New York pay transparency law set to take effect

Do new rules cover workers who live outside the state? Lawyer weighs in

New York pay transparency law set to take effect

New York State’s Pay Transparency Law is set to take effect this Sunday.

Starting Sept. 17, all postings for jobs to be performed in the state must include a salary or salary range that shows the minimum and maximum annual salary or hourly rates that the employer believes in good faith to be accurate at the time of posting.

“The purpose of this law is to empower job seekers with this important information up-front and to address systemic pay inequity and discriminatory wage-setting and hiring practices,” according to the state government.

Nearly 83.6 million workers in the U.S. could now be covered by pay range transparency laws, according to the non-profit organization National Women’s Law Center.

New York State’s legislation may cover even workers who perform their tasks outside of the state, Melissa Camire, an attorney with Fisher Phillips in New York City, previously explained.

“The statute increases the scope to cover postings for jobs that will be physically performed outside of New York, but will report to a supervisor, office, or other worksite in New York,” said Camire in an article on the Society for Human Resource Management (SHRM).

“Accordingly, if the position will be fully performed outside the state – even in a non-remote location – but will report to an office or manager in New York, the job posting will need to include the pay range. This puts a substantial burden on employers to consider the reporting structure of out-of-state job listings to ensure compliance with the amended law.”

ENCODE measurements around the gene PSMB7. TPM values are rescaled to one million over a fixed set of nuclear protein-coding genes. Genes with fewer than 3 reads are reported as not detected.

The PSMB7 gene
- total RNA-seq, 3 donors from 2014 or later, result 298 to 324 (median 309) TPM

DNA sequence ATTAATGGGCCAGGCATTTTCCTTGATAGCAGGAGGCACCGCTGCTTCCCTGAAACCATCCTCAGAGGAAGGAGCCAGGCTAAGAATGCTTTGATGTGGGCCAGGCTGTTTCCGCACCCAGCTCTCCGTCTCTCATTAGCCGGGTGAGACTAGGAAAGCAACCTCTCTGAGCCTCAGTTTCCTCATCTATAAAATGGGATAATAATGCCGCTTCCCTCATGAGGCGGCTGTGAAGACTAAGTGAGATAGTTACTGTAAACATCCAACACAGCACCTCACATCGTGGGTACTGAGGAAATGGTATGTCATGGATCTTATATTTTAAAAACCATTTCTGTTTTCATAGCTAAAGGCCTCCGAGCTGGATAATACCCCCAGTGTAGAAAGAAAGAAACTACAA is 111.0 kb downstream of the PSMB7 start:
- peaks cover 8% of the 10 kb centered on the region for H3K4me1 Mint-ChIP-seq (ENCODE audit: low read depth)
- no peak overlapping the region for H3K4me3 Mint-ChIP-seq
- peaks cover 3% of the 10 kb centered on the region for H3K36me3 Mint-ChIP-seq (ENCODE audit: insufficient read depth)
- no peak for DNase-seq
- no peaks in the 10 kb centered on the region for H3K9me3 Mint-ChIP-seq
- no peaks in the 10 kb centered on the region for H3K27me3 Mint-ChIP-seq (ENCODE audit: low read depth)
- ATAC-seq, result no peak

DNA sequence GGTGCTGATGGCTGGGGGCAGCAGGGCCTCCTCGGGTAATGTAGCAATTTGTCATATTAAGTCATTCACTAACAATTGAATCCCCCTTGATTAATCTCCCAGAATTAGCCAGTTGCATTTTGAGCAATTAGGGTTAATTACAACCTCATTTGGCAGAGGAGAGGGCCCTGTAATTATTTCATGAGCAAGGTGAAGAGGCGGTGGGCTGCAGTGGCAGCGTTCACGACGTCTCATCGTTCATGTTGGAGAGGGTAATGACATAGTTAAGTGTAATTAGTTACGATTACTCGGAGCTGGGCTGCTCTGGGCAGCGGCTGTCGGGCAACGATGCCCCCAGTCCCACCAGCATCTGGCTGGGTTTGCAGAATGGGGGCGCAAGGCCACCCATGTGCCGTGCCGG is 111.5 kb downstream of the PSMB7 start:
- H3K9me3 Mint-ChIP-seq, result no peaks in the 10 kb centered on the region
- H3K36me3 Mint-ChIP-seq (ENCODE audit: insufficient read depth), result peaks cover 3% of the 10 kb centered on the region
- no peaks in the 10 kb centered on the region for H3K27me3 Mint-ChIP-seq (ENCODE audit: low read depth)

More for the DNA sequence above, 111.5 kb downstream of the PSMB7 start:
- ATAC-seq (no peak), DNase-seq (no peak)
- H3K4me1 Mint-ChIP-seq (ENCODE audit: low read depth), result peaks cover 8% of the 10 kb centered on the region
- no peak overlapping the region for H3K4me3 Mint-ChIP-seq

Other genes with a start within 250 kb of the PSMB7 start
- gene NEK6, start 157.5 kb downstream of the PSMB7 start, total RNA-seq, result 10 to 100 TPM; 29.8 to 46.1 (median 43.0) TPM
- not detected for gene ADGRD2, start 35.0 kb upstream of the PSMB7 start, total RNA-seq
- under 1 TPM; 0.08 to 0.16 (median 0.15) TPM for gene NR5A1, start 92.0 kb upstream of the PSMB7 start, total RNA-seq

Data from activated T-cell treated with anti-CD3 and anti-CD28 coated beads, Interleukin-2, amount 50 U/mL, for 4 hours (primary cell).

The law – also known as FARE Grant – also “makes it clear that the pay transparency obligation applies to both internal and external job listings,” said Camire.

Eight of the top 10 metropolitan areas with the highest increase in pay transparency from February 2022 to February 2023 are in California, according to Indeed.

Conduct compensation analysis

To abide by New York State’s pay transparency legislation, employers must conduct a compensation analysis, said Rose Miller, president of Suite Advice, a C-Suite Advisory company focused on strategic senior management.

This will help employers “understand how their pay rates compare to survey data in the same size, industry and geographic area,” she said in an article for the Albany Time Union.

“A pay equity study will uncover any internal inequities and risks,” she said.

“While there are potential challenges, many companies have found that the benefits of promoting wage fairness, trust, and talent attraction outweigh the drawbacks. However, careful consideration and strategic planning are crucial when adopting the new law and corresponding changes.”

Pay transparency laws may be lowering wages, but it’s complicated, according to a previous report.

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